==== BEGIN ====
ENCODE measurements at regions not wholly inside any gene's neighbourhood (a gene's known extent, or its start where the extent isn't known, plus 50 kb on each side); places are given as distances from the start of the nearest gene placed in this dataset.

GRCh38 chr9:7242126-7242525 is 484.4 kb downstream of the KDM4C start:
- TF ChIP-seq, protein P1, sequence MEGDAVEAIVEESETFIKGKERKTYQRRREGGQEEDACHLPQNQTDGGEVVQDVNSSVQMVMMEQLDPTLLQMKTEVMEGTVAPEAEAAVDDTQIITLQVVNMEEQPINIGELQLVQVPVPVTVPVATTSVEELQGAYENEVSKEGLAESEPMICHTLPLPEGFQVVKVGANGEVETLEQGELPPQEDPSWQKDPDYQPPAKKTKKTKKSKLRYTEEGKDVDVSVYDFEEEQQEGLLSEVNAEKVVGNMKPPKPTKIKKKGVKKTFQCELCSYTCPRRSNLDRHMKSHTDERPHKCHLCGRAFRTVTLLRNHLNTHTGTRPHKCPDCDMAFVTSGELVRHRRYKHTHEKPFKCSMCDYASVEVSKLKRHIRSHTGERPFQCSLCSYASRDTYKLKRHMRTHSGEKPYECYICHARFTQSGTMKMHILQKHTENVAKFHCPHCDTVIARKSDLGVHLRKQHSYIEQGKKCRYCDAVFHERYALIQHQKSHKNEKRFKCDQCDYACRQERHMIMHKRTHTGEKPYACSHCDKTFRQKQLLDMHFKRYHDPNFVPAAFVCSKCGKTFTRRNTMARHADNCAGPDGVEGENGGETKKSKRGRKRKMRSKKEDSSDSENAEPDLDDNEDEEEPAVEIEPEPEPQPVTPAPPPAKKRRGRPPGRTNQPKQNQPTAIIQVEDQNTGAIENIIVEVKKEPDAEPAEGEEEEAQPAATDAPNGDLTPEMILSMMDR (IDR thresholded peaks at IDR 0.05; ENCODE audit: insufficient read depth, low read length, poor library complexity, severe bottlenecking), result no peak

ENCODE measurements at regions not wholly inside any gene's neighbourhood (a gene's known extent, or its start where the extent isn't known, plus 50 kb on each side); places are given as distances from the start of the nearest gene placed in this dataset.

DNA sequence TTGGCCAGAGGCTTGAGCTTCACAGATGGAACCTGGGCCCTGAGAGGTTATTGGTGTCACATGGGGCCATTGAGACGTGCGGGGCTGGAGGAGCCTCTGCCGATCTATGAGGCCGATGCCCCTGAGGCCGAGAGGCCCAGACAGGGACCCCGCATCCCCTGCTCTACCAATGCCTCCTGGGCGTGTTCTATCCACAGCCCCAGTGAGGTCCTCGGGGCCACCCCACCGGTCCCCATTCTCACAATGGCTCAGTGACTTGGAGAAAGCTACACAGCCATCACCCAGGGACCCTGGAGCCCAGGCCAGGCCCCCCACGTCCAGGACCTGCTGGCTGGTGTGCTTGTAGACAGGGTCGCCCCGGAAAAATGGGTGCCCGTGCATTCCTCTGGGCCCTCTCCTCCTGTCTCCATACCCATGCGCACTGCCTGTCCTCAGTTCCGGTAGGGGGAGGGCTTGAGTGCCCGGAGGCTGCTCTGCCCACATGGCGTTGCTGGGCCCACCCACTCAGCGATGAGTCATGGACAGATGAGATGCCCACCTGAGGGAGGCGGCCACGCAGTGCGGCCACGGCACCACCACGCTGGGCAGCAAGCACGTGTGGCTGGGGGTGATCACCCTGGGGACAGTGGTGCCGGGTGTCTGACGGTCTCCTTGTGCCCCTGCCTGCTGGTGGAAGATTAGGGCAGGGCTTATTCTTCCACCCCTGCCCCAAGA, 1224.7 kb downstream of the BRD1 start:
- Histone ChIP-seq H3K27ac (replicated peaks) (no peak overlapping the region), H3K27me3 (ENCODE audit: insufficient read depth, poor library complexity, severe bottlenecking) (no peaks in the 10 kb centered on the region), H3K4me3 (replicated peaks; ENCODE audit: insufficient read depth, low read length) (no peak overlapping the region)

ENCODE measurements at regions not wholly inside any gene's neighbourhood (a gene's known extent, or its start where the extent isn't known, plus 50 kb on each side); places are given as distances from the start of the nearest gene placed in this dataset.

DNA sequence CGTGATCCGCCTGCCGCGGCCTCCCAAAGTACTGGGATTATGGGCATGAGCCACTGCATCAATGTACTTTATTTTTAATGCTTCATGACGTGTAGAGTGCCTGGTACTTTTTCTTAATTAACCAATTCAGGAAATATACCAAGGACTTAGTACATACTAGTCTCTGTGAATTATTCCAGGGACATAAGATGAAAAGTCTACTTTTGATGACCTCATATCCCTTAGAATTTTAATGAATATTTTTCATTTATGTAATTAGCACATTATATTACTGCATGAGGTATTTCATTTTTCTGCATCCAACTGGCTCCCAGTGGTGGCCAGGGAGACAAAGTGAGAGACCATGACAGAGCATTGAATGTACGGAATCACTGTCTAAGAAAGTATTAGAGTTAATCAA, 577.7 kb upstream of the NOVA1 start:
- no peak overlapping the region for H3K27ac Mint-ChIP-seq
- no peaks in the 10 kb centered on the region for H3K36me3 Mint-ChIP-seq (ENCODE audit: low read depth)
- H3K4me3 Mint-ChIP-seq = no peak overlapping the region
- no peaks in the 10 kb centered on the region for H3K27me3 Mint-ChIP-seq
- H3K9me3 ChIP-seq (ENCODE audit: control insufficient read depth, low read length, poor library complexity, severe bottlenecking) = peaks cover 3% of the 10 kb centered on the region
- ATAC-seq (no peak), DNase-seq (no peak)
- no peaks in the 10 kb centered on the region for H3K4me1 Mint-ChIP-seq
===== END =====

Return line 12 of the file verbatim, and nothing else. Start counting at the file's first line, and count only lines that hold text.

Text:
- no peaks in the 10 kb centered on the region for H3K27me3 Mint-ChIP-seq